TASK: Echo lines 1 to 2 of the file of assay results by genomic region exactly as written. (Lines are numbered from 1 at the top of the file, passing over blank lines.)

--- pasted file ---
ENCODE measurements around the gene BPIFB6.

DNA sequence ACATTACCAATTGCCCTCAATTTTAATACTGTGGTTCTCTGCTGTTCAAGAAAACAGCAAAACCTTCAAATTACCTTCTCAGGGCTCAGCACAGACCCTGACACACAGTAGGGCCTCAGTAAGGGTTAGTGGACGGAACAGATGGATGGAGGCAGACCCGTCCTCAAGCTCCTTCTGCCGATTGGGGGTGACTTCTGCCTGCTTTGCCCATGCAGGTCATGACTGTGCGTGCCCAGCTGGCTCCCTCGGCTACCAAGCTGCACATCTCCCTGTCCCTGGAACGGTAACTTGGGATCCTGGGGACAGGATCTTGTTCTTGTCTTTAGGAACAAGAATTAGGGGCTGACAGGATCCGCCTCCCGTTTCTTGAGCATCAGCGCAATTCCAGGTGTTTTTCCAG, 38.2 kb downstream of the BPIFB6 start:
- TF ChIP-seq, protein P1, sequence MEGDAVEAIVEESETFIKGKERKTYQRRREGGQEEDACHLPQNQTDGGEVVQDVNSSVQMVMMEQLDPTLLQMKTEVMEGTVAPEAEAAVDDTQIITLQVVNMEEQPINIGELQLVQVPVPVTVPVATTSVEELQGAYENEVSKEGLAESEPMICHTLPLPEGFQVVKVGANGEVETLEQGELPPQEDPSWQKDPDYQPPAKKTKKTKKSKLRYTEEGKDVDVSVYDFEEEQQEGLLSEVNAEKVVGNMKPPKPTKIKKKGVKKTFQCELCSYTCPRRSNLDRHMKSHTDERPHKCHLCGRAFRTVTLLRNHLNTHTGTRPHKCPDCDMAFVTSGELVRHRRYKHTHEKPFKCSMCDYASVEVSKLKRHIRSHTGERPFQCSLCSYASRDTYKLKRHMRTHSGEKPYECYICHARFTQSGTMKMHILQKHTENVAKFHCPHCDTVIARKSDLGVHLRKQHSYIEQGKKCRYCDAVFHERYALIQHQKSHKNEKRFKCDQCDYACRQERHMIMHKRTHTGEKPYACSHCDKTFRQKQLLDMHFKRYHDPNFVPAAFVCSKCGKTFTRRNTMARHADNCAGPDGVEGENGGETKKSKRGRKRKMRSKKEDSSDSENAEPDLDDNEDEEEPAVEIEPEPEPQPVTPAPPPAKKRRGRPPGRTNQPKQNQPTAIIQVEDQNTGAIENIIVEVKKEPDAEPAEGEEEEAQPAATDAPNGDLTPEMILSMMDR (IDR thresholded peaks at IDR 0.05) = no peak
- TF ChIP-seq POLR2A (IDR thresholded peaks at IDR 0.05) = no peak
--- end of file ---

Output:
ENCODE measurements around the gene BPIFB6.

DNA sequence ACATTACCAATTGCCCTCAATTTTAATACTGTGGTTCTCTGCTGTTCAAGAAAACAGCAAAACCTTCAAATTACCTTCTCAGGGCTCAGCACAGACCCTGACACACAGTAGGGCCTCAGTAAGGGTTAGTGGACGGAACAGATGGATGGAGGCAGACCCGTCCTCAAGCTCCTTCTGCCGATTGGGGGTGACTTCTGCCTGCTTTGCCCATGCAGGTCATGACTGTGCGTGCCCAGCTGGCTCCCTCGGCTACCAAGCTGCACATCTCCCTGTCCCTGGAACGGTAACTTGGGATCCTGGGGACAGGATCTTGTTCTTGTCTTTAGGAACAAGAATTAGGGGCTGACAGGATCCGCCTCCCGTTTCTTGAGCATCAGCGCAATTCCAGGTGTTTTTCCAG, 38.2 kb downstream of the BPIFB6 start: